strings to a hypethetical patent, especially if the only evidence of it
    was a disassembly of the executable.

    Source code, disassembly, etc..  What's so hard about this?  How is it dramatically different than proving copyright infringement?

     

    @mallard said:

    Add to that that software is inherently complex and difficult for patent inspectors, let alone judges, to understand and you end up with a completely broken system.

    Medicine is complex but that's no argument against drug patents.  Hell, most cutting-edge science and technology (i.e. the things that patent protections should apply to) are complex.

     

    @mallard said:

    At the very least, software patents need an "interopability clause" that allows implementation of any patented algorithms or protocols in order to interoperate with another system, or to implement a published standard. A better solution would be the EU compromise, which only allows you to patent software as a compontent of a physical invention.

    Why are interoperability and implementation of a published standard reasons to ignore a software patent but not a "regular" one?

     

    Here's a thought experiment: replace any references to software in your arguments with "sophisticated cold fusion technology" and explain why your arguments are still sensible.



  • @mallard said:

     

    Software is non-tangible and is essentially mathematical algorithms. It is also protected by copyright. If the algoritms are non-patentable, why is a general description of what an algorithm or set of algoritms does patentable?

    Algorithms are patentable; LZW compression is probably the most notable example.  According to Paul Graham, the key is to not use the word "algorithm."  But even if I call a horse a pancake, it's still going to taste odd with butter and syrup.



  •  @morbiuswilters said:

    @mallard said:

    Software is non-tangible and is essentially mathematical algorithms.

    Patents inherently apply to ideas.

    No, patents apply to inventions. These stem from ideas, but are physical, tangible objects. "Ideas given form" if you will.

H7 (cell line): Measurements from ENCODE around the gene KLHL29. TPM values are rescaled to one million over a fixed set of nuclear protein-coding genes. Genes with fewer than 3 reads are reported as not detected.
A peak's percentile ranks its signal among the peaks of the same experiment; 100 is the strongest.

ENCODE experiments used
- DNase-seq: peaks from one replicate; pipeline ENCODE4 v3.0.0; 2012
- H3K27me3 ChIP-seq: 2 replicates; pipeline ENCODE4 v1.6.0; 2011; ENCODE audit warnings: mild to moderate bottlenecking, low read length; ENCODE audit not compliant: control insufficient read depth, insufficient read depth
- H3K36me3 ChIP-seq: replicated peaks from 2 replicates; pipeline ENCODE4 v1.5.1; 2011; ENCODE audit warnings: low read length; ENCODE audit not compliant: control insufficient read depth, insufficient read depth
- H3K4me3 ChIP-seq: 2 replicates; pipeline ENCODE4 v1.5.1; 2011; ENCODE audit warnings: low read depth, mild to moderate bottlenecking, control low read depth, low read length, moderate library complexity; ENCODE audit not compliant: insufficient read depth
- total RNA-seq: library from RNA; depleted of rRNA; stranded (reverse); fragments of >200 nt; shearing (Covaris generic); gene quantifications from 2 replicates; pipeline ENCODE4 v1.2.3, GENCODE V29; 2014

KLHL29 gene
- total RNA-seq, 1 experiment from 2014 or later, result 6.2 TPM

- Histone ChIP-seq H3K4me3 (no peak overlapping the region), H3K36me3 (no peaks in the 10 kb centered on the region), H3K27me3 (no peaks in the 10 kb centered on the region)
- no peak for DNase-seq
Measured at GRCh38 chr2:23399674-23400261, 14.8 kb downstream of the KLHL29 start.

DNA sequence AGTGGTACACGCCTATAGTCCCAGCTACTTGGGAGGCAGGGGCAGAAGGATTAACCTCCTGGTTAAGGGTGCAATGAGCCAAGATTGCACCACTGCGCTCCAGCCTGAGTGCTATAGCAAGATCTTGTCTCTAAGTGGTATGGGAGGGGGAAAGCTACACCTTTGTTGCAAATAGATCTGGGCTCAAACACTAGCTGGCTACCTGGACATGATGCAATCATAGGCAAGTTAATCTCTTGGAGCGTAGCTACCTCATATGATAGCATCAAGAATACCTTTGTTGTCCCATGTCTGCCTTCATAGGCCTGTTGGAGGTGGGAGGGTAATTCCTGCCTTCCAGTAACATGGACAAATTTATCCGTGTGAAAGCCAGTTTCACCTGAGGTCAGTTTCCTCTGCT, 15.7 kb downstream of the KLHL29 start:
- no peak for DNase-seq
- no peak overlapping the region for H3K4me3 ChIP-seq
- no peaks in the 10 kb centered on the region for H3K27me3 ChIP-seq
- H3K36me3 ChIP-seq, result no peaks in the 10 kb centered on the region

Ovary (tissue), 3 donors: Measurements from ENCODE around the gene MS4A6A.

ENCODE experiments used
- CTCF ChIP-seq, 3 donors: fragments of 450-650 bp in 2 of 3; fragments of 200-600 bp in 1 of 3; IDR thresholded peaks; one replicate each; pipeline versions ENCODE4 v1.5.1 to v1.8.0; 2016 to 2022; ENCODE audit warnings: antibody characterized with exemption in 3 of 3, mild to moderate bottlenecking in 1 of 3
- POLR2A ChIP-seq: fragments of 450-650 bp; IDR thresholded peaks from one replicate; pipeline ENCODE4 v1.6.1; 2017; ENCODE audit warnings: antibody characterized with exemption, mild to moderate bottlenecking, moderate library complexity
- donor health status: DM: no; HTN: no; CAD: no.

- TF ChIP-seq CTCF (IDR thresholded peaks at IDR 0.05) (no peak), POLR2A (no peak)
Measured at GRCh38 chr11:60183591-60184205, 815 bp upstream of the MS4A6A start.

@morbiuswilters said:

    Here's a thought experiment: replace any references to software in your arguments with "sophisticated cold fusion technology" and explain why your arguments are still sensible.

    Cold fusion technology is in itself non-patentable. You cannot patent the idea of a cold-fusion reactor. You may however patent a specific cold-fusion reactor design or component thereof. Just like mathematics, physics is non-patentable.

    Here's a better thought experiment: Imagine what the computing landscape would look like if software patents had been allowed since the beginning of software.

    A few things that were novel and non-obvious at the time (thus would be patentable if developed now), but have since become cornerstones of modern computing:

    • The use of a 2-dimentional pointing device to indicate the area of the screen that the user wishes to interact with
    • The use of strings of text (URLs) to reference a resource on a network and instruct an application on how to access it
    • The use of vector graphics to describe the forms of alphanumeric characters (scalable fonts)
    • The use of pictograms to represent files and folders in a file management application
    • The use of a human-readable textual grammar to describe a computer program or data format
    • ... and those are the things I can think of off the top of my head.

     



  • @mallard said:

    Here's a better thought experiment: Imagine what the computing landscape would look like if software patents had been allowed since the beginning of software.

    A few things that were novel and non-obvious at the time (thus would be patentable if developed now), but have since become cornerstones of modern computing:

    <snip="list of things">